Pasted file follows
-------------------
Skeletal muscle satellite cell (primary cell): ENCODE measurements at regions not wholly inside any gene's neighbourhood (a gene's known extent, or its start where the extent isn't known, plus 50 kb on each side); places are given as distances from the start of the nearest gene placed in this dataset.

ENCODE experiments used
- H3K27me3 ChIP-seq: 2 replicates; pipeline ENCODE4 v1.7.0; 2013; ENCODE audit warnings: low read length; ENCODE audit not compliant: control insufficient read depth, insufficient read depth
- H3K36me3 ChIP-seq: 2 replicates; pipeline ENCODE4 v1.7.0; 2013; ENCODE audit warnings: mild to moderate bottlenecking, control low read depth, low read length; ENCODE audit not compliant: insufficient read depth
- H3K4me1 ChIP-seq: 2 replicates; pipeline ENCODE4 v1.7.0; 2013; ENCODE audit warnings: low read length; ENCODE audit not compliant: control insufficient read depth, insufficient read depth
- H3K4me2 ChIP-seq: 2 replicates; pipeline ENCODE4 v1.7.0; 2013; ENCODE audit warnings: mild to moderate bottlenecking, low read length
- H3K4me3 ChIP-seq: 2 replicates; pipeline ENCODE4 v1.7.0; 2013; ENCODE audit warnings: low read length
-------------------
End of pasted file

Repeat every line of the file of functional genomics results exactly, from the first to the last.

Skeletal muscle satellite cell (primary cell): ENCODE measurements at regions not wholly inside any gene's neighbourhood (a gene's known extent, or its start where the extent isn't known, plus 50 kb on each side); places are given as distances from the start of the nearest gene placed in this dataset.

ENCODE experiments used
- H3K27me3 ChIP-seq: 2 replicates; pipeline ENCODE4 v1.7.0; 2013; ENCODE audit warnings: low read length; ENCODE audit not compliant: control insufficient read depth, insufficient read depth
- H3K36me3 ChIP-seq: 2 replicates; pipeline ENCODE4 v1.7.0; 2013; ENCODE audit warnings: mild to moderate bottlenecking, control low read depth, low read length; ENCODE audit not compliant: insufficient read depth
- H3K4me1 ChIP-seq: 2 replicates; pipeline ENCODE4 v1.7.0; 2013; ENCODE audit warnings: low read length; ENCODE audit not compliant: control insufficient read depth, insufficient read depth
- H3K4me2 ChIP-seq: 2 replicates; pipeline ENCODE4 v1.7.0; 2013; ENCODE audit warnings: mild to moderate bottlenecking, low read length
- H3K4me3 ChIP-seq: 2 replicates; pipeline ENCODE4 v1.7.0; 2013; ENCODE audit warnings: low read length